Follow Slashdot stories on Twitter


Forgot your password?

Taipei 101 Now World's Tallest Building 401

mstamat writes "A 101-storey skyscraper in Taipei is from today the world's tallest building. The new scyscraper is 508 metres (1,667 feet) tall, beating the 452-metre (1,483-feet) twin Petronas towers in Kuala Lumpur. The full height was achieved after adding a 60-metre (197-ft) spire on top of the building. The story is on Reuters." There's plenty of information about the building available.
This discussion has been archived. No new comments can be posted.

Taipei 101 Now World's Tallest Building

Comments Filter:
  • by aiyo ( 653781 ) on Saturday October 18, 2003 @04:19AM (#7247210) like sticking a toothpick on my dick to gain that extra two inches. Not very fair huh?
  • by Anonymous Coward on Saturday October 18, 2003 @04:22AM (#7247221)
    Am I the only one who thinks spires shouldn't count? I think it should be the highest floor of rentable, realistically usable office space.

    Am I wrong?
    • Nope, i've thought this myself.. Its stupid.. if i wanted, and with appropriate concil approval i could put a 508 spiral on my house and then my house would be the talest building in the world...

      Should be floor, but then you'r gunna run around with people saying "Technically, this" and "Technically that"... So theres no use in changing it now!
    • Taipei 101 will hold 3 of the World's Tallest Building titles when it is topped out: Tallest to structural top, Tallest to roof and Highest occupied floor.

      Taipei 101 now holds the title of the world's tallest building measured to the roof, replacing the Sears Tower.

      The articles do not give a number for Highest occupied floor, but:
      1667 - 197 (spire) = 1470 feet.
      The Sears Tower is occupied to 1431 feet.
      • Take a look at the pics here: 8316

        The Taipei 101 is counting that little thin section as part of the building rather than the spire. But it's pretty obvious it's not usable office space, there wouldn't be room.

        The sears tower, with 108 usable floors to it's 101 still beats it in my mind.
    • by big tex ( 15917 ) <torsionality@gm a i> on Saturday October 18, 2003 @10:05AM (#7248029)
      In principle I agree with you, but in practice it gets difficult.
      The problem with "highest floor of rentable ... office space" is that it forgets the mechanical areas; the HVAC, etc.

      Now, if the architect finds a cool way to get this volume into a fun shape, I think it should count.

      One example, the First National Bank of Omaha Tower [] . The lit up portion at the top is all mechanical areas, but it is tall and skinny instead of just another floor. The top of the structure should count.

      Another example is One Worldwide Plaza []. the pyramid at the top is the mechanical space. Sure, it is taller than the equivalent square mechanical space, but it should count.
      Now, the very top part of the cone is purely architectural. Should it not count, since it is technically a spire?
    • Personally, I think spires should count. I'm tired of the whole "we've got the biggest building now, nyaa nyaa!" thing, and spires could end it once and for all. Why? Three words: the space elevator. If it counts as a "spire", then whatever base it sits on can be called the "tallest building in the world", and no amount of sticking dirigible docks on the empire state building or this new thing in Taipei can change it.

      Either that or the stupid spire rule will go away. Either way, I forsee only good coming o

  • by Takara ( 711260 ) on Saturday October 18, 2003 @04:23AM (#7247225)
    I would like to note that the CN-tower in Canada at 553m is the worlds tallest free-standing building, and still is.
  • It appears this Corporation has been set up specifically to construct the building, but I wonder whether they will be operating it in the future?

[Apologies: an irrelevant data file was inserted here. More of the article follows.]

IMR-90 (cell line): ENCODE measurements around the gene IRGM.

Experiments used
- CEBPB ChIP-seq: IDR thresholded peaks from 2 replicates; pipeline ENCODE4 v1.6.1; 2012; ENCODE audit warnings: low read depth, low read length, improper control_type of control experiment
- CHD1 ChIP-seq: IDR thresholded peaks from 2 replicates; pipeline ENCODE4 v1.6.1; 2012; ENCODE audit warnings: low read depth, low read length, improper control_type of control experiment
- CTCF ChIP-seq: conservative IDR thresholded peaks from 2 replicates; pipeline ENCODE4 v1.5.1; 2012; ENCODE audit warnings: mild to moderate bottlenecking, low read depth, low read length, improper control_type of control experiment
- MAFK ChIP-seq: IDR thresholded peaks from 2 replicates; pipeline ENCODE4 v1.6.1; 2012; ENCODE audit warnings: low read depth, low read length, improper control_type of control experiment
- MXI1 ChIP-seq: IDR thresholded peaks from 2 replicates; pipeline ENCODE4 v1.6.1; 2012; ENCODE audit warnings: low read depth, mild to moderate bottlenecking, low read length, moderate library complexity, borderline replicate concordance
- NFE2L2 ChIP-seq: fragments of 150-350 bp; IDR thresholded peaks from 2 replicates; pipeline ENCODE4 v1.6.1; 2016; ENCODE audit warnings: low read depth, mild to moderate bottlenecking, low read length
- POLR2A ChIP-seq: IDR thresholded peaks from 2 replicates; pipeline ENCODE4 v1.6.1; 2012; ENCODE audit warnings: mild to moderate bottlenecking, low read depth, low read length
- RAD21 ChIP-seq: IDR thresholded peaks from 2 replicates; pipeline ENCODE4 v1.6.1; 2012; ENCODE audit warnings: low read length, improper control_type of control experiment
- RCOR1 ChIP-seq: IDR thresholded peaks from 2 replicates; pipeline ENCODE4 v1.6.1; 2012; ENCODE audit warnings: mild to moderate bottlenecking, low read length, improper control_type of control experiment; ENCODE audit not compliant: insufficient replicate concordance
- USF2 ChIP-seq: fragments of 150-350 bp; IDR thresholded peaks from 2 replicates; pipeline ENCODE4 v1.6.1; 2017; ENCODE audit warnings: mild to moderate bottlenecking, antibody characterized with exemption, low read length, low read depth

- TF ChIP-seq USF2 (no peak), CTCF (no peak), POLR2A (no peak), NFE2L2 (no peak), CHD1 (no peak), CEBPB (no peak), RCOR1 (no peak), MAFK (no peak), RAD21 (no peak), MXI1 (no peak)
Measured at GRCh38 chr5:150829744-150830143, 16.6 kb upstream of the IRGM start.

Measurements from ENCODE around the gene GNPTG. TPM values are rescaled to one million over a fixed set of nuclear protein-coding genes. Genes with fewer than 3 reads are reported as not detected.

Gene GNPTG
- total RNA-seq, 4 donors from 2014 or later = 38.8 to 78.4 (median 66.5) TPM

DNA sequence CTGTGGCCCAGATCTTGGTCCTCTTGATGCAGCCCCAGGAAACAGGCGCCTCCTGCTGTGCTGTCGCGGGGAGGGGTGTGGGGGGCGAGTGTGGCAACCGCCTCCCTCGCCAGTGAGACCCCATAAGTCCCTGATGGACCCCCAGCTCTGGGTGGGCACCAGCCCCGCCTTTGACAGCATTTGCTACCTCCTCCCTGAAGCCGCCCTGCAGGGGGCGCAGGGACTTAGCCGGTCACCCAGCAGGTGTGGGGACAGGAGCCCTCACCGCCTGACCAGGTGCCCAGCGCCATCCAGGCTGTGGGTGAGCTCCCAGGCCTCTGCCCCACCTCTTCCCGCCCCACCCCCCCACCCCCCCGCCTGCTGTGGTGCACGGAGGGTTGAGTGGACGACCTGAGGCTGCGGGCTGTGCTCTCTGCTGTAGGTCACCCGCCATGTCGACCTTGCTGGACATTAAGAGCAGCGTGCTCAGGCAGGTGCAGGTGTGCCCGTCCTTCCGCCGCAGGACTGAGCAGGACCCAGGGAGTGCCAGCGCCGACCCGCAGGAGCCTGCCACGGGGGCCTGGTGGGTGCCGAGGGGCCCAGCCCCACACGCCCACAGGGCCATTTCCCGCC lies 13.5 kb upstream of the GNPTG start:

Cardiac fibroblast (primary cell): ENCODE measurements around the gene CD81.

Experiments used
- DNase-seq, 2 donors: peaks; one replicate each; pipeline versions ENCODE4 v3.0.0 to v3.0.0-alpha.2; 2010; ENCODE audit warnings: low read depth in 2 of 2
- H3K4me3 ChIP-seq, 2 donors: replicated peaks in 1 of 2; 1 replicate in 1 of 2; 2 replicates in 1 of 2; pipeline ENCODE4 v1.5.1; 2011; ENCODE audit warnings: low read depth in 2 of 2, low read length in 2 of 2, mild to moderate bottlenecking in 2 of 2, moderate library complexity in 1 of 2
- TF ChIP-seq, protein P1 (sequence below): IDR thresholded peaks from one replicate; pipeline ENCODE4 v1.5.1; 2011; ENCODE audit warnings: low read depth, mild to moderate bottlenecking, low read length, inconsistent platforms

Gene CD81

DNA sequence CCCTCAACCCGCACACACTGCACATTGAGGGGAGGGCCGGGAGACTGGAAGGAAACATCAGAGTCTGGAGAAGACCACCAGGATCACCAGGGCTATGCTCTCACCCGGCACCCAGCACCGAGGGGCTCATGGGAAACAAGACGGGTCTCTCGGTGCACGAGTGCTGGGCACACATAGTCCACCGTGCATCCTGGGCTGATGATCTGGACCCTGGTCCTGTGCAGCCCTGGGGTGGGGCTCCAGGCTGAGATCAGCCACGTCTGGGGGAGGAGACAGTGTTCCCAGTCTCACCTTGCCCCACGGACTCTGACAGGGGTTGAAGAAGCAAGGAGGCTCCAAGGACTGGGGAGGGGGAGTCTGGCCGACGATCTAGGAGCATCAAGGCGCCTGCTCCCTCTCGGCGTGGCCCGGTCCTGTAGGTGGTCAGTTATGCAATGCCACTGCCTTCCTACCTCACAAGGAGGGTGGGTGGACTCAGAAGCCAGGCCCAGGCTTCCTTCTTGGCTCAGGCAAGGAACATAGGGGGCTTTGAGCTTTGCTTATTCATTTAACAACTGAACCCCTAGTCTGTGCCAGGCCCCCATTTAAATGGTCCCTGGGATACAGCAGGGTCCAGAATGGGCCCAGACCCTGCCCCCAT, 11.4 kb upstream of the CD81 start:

• ...or is it silly to include a spire making up about 12% of the length? Ok I know they'll find "creative" ways of not making it a spire etc., but still... Antennas don't count, so why should spires? The way it is, they're practically non-working antennas. Though they can't actually use them as such, because then they'd lose the record, wouldn't they?

  • by heironymouscoward ( 683461 ) <heironymouscowar ... m ['oo.' in gap]> on Saturday October 18, 2003 @04:38AM (#7247263) Journal
    I noticed this in downtown Brussels: tall town houses, built for the rich burghers of the early 20th century. _Tall_ houses, with first floors way too high for times without good insulation or central heating.

    And interestingly, the heights of the buildings correlate with the dates of construction: the first houses on a street are modest, then each new construction adds a little to each level, just enough to appear more important without being vulgar. When the street is full, the last construction is the most impressive, it towers over the older houses.

    Of course then the whole community runs out of cash and they have to live in the cold drafty boxes they built.

    I detected a similar pattern in medieval castles, and this scyskraper (sic) is a good example of the same principle at work today.

    Basically, it's a bunch of boys comparing penises and sticking penis-sheaths onto them to make them look longer.

    Bon amusement, mes gars!
    • Some of them even take their bigger penis [] to the grave in the form of giant obelisks. It's funny walking through a cemetery and seeing all the "ordinary" graves in contrast to the schmucks who decided to tower above everyone else even in death.


  • by phrawzty ( 94423 ) on Saturday October 18, 2003 @04:59AM (#7247304) Journal
    While this is likely the world's tallest skyscraper, the tallest man made structure on the planet is the CN Tower [] in Toronto, Canada. It has been the tallest since 1975, too.

    As an aside, i cannot stress how freakin cool it is to stand on the glass-bottomed lower obsevation deck, and peer down at the city nearly half a kilometre below. :)
    • I remember several people on their hands and knees, trying to overcome their fear of heights and crawl out the middle of the glass. Some others slowly walked over it.

      I waltzed right to the middle of that section, and started jumping up and down. Everyone scrambled off like a bunch of roaches.

  • Just a joke. Taiwan has been in race with China for years. It's interesting to see this news right after China has finished a manned space mission.

  • So... if I add a 504m spire to the top of my house, I'll be able to beat them? Better not waste any time then...
  • by jensen404 ( 717086 ) on Saturday October 18, 2003 @05:28AM (#7247353)
    • If that comparison is accurate, then they REALLY need to change the rules to just be something to the effect of the highest floor and not include the spires on top. Considering Petronas was considered the tallest before, and the Sears Tower appears to be MUCH taller than them when you are looking at them side by side.
  • Change the rules to include poles et al.

    Then next time OBL decides it would be cool to fly a jumbo into the worlds tallest building, he'll get there and be like "dang, it's a two storey with a 5000m flag pole!"